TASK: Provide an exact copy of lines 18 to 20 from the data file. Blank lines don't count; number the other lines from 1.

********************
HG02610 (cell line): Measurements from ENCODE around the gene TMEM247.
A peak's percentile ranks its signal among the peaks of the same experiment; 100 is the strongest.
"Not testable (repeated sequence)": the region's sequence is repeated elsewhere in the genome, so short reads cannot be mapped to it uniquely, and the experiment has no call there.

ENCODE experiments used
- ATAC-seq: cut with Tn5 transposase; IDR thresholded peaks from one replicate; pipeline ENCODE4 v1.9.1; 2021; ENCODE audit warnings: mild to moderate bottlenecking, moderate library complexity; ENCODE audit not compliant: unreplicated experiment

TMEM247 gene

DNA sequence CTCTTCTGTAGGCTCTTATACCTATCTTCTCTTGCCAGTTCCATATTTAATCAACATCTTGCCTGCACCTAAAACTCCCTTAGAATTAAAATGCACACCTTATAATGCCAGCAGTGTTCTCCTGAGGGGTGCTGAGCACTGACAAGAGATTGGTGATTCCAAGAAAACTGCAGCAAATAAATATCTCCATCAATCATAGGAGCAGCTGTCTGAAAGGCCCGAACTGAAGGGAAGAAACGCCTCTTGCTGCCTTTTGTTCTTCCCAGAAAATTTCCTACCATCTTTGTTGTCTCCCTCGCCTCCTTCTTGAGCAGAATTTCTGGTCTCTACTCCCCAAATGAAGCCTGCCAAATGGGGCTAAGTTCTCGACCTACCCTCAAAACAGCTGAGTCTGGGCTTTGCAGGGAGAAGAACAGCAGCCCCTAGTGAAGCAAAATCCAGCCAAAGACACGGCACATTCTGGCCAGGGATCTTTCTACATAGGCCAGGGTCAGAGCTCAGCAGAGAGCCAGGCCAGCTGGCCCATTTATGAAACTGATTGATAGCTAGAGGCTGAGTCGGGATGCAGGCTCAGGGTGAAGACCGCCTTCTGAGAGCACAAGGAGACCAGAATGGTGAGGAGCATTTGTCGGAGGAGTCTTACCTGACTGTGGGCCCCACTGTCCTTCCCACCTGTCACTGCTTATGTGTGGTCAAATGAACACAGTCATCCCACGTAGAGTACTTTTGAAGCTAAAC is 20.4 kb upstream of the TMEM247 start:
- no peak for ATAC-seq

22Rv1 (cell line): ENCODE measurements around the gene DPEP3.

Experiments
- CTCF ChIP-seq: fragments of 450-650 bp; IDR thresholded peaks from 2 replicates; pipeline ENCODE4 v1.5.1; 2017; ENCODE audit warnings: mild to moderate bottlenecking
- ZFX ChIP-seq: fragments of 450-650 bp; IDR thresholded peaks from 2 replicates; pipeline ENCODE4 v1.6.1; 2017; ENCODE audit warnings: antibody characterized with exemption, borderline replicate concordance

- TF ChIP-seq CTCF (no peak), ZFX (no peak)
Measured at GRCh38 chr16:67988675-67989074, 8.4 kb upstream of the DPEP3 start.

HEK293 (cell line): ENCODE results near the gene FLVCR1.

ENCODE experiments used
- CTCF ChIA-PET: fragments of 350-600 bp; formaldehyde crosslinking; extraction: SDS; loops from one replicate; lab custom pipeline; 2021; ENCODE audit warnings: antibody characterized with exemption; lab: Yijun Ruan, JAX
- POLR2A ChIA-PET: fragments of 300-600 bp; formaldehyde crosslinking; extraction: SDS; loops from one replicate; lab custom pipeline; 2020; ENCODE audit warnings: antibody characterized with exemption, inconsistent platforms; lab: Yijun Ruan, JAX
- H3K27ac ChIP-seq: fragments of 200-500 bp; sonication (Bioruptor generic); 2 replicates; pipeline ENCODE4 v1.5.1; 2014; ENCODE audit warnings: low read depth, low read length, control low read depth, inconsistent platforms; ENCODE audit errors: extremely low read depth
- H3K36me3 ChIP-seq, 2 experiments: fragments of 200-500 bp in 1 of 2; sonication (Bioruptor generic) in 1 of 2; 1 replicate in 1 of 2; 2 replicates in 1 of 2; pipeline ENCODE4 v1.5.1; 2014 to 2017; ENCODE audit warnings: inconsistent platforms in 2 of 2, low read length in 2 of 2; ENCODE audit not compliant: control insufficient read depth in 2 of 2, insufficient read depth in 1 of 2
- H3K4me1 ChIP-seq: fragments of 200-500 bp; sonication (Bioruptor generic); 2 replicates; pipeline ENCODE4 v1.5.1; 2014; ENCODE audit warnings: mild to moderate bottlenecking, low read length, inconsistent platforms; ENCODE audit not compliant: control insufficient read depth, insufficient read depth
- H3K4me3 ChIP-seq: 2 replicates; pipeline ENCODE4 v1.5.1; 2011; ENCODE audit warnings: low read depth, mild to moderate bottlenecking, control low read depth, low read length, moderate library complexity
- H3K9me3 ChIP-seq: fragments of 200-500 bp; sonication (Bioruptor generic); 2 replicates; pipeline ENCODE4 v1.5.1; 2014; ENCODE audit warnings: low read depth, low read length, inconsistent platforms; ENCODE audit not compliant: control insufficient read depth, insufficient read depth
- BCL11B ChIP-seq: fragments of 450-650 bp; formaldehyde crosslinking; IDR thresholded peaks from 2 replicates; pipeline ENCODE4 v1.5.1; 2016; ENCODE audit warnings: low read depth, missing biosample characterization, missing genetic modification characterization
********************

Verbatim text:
- POLR2A ChIA-PET: fragments of 300-600 bp; formaldehyde crosslinking; extraction: SDS; loops from one replicate; lab custom pipeline; 2020; ENCODE audit warnings: antibody characterized with exemption, inconsistent platforms; lab: Yijun Ruan, JAX
- H3K27ac ChIP-seq: fragments of 200-500 bp; sonication (Bioruptor generic); 2 replicates; pipeline ENCODE4 v1.5.1; 2014; ENCODE audit warnings: low read depth, low read length, control low read depth, inconsistent platforms; ENCODE audit errors: extremely low read depth
- H3K36me3 ChIP-seq, 2 experiments: fragments of 200-500 bp in 1 of 2; sonication (Bioruptor generic) in 1 of 2; 1 replicate in 1 of 2; 2 replicates in 1 of 2; pipeline ENCODE4 v1.5.1; 2014 to 2017; ENCODE audit warnings: inconsistent platforms in 2 of 2, low read length in 2 of 2; ENCODE audit not compliant: control insufficient read depth in 2 of 2, insufficient read depth in 1 of 2